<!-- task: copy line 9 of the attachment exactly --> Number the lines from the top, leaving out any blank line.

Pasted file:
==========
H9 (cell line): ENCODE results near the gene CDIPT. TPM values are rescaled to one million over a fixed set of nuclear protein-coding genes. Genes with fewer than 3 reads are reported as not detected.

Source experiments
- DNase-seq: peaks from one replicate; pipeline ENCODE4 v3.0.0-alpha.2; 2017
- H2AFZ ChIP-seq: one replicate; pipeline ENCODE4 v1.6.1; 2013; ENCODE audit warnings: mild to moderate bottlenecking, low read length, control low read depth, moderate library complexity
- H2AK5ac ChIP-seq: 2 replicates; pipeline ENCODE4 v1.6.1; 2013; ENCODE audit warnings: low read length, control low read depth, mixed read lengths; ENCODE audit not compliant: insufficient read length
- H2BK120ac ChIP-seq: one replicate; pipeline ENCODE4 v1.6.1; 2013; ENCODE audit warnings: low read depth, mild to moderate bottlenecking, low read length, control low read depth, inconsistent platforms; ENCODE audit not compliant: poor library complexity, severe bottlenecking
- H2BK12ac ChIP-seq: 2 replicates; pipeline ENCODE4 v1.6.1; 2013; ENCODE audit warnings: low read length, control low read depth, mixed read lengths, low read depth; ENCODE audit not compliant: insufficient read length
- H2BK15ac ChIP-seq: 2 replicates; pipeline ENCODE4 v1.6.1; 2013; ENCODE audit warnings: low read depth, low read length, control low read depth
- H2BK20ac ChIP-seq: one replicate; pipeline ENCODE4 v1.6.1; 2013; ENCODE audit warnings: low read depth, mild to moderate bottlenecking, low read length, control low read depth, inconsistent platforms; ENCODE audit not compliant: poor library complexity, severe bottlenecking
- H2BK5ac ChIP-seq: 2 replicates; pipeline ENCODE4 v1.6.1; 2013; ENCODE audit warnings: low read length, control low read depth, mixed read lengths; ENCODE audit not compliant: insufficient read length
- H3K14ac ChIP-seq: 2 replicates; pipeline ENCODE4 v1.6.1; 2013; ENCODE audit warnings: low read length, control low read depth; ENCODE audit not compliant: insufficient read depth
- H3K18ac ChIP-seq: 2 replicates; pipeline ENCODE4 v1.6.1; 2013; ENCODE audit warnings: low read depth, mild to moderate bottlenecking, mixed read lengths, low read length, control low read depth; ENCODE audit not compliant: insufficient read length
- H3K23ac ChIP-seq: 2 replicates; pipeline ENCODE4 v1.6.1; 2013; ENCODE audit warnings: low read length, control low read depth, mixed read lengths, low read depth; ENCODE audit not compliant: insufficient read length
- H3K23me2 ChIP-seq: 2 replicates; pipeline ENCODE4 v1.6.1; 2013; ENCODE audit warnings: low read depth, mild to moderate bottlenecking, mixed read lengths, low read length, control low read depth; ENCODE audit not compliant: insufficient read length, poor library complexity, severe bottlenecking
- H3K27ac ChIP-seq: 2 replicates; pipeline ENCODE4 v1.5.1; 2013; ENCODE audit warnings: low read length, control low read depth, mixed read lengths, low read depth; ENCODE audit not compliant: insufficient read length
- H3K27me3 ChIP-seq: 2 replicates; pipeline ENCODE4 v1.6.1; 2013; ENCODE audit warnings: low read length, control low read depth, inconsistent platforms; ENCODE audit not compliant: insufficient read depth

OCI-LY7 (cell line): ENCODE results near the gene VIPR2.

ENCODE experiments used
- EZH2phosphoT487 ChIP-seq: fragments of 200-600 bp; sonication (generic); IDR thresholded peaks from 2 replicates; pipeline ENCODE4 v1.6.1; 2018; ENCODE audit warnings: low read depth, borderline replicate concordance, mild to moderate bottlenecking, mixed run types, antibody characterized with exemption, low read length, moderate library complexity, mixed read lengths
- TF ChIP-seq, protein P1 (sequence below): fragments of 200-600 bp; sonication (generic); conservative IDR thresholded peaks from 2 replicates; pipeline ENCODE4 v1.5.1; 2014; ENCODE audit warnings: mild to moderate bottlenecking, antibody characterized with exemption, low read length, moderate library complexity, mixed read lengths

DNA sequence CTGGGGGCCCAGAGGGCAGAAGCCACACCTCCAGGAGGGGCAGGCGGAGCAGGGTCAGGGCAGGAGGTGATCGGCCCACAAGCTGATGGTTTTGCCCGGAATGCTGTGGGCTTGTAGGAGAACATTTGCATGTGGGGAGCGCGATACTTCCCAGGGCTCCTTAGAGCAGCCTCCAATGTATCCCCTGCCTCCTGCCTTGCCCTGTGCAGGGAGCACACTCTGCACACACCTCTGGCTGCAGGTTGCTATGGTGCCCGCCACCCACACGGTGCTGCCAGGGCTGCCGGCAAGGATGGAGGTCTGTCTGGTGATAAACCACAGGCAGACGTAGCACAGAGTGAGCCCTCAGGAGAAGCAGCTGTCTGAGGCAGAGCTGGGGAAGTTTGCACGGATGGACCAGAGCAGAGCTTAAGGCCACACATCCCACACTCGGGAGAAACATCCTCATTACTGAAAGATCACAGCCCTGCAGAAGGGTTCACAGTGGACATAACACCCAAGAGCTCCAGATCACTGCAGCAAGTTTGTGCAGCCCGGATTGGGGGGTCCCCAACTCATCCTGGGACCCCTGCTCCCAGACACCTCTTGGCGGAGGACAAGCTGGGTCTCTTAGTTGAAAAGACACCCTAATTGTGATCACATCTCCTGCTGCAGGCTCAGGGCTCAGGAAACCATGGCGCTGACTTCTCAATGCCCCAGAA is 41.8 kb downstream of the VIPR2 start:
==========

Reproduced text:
- H2BK20ac ChIP-seq: one replicate; pipeline ENCODE4 v1.6.1; 2013; ENCODE audit warnings: low read depth, mild to moderate bottlenecking, low read length, control low read depth, inconsistent platforms; ENCODE audit not compliant: poor library complexity, severe bottlenecking